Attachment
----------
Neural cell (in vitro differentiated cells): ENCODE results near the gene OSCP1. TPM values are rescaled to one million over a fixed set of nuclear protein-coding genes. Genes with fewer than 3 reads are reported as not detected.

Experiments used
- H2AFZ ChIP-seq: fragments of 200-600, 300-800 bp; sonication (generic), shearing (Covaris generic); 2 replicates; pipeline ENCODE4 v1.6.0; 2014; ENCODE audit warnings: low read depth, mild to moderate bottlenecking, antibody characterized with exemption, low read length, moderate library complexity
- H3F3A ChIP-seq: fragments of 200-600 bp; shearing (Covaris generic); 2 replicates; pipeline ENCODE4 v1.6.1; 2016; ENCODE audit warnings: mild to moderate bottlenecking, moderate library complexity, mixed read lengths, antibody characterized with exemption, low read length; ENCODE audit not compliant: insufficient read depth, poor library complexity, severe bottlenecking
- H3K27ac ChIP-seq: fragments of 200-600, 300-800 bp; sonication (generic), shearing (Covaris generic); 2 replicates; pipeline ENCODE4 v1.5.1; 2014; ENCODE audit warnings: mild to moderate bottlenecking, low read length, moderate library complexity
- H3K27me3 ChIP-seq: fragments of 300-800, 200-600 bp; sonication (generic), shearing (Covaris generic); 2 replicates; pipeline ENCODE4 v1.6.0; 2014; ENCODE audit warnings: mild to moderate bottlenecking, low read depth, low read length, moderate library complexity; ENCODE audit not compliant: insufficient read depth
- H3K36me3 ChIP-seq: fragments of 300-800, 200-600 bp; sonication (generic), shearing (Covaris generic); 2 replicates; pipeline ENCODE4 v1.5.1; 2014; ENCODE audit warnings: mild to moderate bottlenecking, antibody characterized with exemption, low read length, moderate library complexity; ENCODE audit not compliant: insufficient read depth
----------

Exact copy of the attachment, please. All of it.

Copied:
Neural cell (in vitro differentiated cells): ENCODE results near the gene OSCP1. TPM values are rescaled to one million over a fixed set of nuclear protein-coding genes. Genes with fewer than 3 reads are reported as not detected.

Experiments used
- H2AFZ ChIP-seq: fragments of 200-600, 300-800 bp; sonication (generic), shearing (Covaris generic); 2 replicates; pipeline ENCODE4 v1.6.0; 2014; ENCODE audit warnings: low read depth, mild to moderate bottlenecking, antibody characterized with exemption, low read length, moderate library complexity
- H3F3A ChIP-seq: fragments of 200-600 bp; shearing (Covaris generic); 2 replicates; pipeline ENCODE4 v1.6.1; 2016; ENCODE audit warnings: mild to moderate bottlenecking, moderate library complexity, mixed read lengths, antibody characterized with exemption, low read length; ENCODE audit not compliant: insufficient read depth, poor library complexity, severe bottlenecking
- H3K27ac ChIP-seq: fragments of 200-600, 300-800 bp; sonication (generic), shearing (Covaris generic); 2 replicates; pipeline ENCODE4 v1.5.1; 2014; ENCODE audit warnings: mild to moderate bottlenecking, low read length, moderate library complexity
- H3K27me3 ChIP-seq: fragments of 300-800, 200-600 bp; sonication (generic), shearing (Covaris generic); 2 replicates; pipeline ENCODE4 v1.6.0; 2014; ENCODE audit warnings: mild to moderate bottlenecking, low read depth, low read length, moderate library complexity; ENCODE audit not compliant: insufficient read depth
- H3K36me3 ChIP-seq: fragments of 300-800, 200-600 bp; sonication (generic), shearing (Covaris generic); 2 replicates; pipeline ENCODE4 v1.5.1; 2014; ENCODE audit warnings: mild to moderate bottlenecking, antibody characterized with exemption, low read length, moderate library complexity; ENCODE audit not compliant: insufficient read depth